23 Feb. 2017
Clea van der Grijn’s Reconstructing Memory is the culmination of three years hard work. The exhibition is multi-disciplinary featuring paintings, installations, sculptures & photography. It’s the result of the artist’s stay in Sayulita, a jungle encased village in the heart of the Mexican jungle. Considering the prolific nature of the show at hand, it is interesting to wonder what a masterclass hosted by the artist would entail. In other words, what can a group learn in one day of an exhibition that took the artist over three years, multiple mediums and one heck of a move to create?
Quite a lot, as it turns out.
The class commences at 10.30 am in the education room at The Model. Van der Grijn begins with a short talk, explaining the conception and creation of Reconstructing Memory. Then comes a tour of Reconstructing Memory packed with lesser-known facts about the exhibition. After our tour, the real work begins. As an exercise in the art of beading skulls, a traditional folk art in Mexico, we are asked to pick symbols from a sheet that van der Grijn hands us. These symbols serve a dual purpose, they provide the intrinsic designs that adorn the skulls and tell the story of the person the individual the skull has been decorated for.
The symbols are not for the faint hearted. They are complex patterns that need to be beaded & glued to the skull with great care. Of course, half of us find this fact out after we have chosen the hardest, most detail heavy symbols. The skulls are polystyrene and the first step in the decoration process is to create a base. Seeing as the students in the master class had long since waved goodbye to childhood, it would be fair to presume that coating the skulls with crepe paper and P.V.A. would be a tedious chore. But far from it, creating the base with sticky, messy glue is more fun than you can imagine. Toddlers really do have the life of it.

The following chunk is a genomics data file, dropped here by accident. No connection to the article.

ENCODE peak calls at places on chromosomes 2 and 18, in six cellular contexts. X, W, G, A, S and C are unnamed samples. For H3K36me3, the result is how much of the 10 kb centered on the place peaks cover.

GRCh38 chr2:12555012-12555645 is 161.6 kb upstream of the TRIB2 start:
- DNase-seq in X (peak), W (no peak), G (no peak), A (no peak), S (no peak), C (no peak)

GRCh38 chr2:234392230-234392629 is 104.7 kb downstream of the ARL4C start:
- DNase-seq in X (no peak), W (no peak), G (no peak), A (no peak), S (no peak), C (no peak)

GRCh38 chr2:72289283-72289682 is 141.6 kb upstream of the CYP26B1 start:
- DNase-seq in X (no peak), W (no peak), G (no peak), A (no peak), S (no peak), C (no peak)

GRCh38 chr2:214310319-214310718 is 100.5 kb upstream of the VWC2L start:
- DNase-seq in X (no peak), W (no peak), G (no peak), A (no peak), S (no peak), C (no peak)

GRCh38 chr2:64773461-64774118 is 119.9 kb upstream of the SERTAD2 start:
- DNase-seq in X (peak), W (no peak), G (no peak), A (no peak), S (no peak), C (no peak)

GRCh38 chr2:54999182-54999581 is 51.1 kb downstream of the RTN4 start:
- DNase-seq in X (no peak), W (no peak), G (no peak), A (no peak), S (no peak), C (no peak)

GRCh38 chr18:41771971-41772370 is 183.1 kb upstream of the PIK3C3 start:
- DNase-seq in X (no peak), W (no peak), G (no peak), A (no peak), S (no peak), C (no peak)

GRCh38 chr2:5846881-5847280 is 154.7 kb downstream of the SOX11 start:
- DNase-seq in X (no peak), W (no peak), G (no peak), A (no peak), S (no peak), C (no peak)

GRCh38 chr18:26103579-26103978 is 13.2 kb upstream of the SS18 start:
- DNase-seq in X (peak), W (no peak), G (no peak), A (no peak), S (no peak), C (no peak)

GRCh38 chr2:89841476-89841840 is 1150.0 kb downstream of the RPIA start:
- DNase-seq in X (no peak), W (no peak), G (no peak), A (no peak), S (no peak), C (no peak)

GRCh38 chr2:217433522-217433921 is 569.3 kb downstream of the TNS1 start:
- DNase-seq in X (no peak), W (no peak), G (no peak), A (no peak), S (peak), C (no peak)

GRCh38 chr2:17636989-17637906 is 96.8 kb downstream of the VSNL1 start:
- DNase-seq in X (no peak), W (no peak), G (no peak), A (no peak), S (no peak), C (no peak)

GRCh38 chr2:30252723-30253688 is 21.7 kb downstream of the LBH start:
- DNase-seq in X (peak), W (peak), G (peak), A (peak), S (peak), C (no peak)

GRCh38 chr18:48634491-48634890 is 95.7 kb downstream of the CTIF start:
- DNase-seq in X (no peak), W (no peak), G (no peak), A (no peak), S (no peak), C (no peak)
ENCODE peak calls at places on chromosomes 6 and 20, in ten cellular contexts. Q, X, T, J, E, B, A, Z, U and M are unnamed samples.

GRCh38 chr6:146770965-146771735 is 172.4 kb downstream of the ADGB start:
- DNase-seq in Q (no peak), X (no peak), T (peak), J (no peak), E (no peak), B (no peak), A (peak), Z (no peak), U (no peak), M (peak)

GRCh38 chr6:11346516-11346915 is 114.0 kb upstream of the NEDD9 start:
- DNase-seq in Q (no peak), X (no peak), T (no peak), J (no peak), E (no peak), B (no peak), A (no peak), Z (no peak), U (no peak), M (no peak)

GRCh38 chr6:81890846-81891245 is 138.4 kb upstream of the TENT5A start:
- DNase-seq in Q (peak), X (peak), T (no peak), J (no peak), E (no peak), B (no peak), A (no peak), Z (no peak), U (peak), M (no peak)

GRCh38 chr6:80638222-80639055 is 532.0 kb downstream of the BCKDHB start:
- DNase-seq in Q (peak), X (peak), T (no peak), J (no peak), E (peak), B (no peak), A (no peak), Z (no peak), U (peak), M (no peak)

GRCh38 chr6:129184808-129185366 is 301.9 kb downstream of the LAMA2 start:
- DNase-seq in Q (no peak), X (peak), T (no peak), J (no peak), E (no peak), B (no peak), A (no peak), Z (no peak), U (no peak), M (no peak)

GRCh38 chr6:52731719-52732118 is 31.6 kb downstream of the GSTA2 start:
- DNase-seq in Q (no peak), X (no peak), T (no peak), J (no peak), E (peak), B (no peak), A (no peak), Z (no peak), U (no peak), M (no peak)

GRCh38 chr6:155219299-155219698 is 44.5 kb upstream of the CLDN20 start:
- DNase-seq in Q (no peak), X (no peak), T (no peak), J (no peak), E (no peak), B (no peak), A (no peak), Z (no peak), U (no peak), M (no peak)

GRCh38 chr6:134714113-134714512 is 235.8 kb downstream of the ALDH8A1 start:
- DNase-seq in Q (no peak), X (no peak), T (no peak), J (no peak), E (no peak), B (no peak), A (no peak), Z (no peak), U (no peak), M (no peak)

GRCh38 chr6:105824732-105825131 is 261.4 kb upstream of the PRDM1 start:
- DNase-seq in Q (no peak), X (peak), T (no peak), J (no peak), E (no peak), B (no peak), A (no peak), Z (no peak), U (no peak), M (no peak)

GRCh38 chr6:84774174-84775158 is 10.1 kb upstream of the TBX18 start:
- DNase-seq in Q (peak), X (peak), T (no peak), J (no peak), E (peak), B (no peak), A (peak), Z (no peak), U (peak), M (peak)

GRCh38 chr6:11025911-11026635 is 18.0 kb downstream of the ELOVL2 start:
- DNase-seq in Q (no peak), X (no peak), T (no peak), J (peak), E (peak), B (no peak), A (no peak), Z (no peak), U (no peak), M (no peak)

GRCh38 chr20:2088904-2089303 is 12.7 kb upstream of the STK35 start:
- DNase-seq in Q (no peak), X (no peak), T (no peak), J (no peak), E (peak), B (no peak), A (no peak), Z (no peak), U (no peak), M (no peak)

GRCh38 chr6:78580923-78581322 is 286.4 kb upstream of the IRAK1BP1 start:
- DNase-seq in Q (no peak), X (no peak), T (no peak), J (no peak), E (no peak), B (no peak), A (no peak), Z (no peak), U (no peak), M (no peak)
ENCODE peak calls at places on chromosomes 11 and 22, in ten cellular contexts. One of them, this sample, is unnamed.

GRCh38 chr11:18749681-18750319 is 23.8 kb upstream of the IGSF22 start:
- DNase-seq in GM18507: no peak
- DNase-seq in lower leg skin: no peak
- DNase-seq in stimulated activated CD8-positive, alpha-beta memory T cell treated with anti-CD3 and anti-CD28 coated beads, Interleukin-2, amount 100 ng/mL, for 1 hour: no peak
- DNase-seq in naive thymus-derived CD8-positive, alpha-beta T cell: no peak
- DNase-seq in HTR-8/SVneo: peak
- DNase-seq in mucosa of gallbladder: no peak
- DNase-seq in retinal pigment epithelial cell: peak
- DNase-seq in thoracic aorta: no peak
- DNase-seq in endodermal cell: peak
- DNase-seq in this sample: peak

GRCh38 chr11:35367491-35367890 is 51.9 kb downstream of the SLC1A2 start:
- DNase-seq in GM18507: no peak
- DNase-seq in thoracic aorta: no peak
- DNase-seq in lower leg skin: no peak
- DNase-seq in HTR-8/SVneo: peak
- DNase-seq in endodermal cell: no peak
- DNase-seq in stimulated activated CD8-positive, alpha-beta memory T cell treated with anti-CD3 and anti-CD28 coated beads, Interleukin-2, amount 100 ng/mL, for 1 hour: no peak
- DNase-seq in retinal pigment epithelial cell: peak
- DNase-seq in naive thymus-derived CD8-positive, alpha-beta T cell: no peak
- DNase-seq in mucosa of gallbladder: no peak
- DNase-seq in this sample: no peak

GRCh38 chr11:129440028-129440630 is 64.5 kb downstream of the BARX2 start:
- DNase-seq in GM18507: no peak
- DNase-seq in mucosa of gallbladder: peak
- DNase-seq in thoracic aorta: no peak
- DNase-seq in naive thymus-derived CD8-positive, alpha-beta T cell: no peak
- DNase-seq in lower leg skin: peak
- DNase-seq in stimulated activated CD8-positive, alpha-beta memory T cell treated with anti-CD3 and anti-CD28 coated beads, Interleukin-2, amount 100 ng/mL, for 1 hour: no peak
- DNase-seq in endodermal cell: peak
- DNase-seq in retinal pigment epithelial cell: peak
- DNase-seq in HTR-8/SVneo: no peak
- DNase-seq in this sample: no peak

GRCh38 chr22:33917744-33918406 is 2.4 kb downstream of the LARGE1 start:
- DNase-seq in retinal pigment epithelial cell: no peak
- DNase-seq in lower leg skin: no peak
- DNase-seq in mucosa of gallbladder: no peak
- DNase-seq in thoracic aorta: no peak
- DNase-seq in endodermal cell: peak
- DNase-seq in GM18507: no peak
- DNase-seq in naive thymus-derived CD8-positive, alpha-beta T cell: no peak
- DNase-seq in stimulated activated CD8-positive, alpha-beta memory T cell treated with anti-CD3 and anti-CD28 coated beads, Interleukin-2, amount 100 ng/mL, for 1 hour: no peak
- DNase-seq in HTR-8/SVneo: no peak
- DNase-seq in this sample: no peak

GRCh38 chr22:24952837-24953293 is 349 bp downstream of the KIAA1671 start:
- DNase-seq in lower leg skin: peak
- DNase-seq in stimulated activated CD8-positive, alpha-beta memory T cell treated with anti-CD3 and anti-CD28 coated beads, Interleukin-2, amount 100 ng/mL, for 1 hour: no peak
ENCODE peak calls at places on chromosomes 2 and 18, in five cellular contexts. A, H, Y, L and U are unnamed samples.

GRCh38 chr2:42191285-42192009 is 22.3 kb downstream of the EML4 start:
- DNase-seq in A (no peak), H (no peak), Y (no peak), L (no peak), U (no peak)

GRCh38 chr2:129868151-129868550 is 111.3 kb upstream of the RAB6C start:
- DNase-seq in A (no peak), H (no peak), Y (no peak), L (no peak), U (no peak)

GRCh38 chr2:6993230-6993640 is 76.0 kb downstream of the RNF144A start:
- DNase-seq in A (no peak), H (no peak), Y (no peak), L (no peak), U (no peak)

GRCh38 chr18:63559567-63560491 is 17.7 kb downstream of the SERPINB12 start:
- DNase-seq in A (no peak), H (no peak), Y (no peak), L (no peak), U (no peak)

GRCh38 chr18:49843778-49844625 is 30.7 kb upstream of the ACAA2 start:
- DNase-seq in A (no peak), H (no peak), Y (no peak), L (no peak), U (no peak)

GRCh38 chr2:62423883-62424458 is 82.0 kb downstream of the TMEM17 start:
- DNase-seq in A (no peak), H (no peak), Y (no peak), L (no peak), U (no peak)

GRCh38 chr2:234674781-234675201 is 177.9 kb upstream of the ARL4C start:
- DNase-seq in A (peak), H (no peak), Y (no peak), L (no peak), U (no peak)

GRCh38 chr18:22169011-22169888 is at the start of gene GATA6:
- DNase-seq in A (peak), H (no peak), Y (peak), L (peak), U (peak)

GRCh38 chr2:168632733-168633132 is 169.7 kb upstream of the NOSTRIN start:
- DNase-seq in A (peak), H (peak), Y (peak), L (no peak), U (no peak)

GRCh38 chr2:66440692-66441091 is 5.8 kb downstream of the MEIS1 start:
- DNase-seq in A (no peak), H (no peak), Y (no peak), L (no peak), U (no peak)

After the bases are created the skulls are left to air dry, we pick from a mountain of supplies. There are tiny beads, shiny buttons, crepe papers, fake flowers & an abundance of markers to help us tell our stories. When the skulls are ready, so begins the challenge of decorating. Van der Grijn has brought along a real beaded skull as an example and your dear correspondent catches more then one nervous glance in its direction as the class unfolds.
Indeed, the Mexican skull is so skillfully and beautifully decorated that it feels more Fine Art than Folk Art. And ours are proving more difficult than we predicted, the beads are difficult to control and the glue is temperamental. Looking down and the cranium in my grasp is a sad affair, with its paper-Mache surface & drawn on nostrils, it feels less Fine Art & more Art Attack. But the Masterclass is enjoyable nonetheless. The shared mood is relaxed and the conversation careens naturally from topic to topic like the bends in a lazy river. “You must take yourself seriously as an artist,” van der Grijn tells us. It is not her only tit bit of advice but the one she says in her most vigor.
The rest of the class is spent finishing our skulls but only beginning our stories. I would highly recommend a master class to anyone interested in a particular exhibition. Not only will you learn a new skill, it is also a chance to get to know the artist behind the work, and perhaps learn to see the exhibition from their point of view.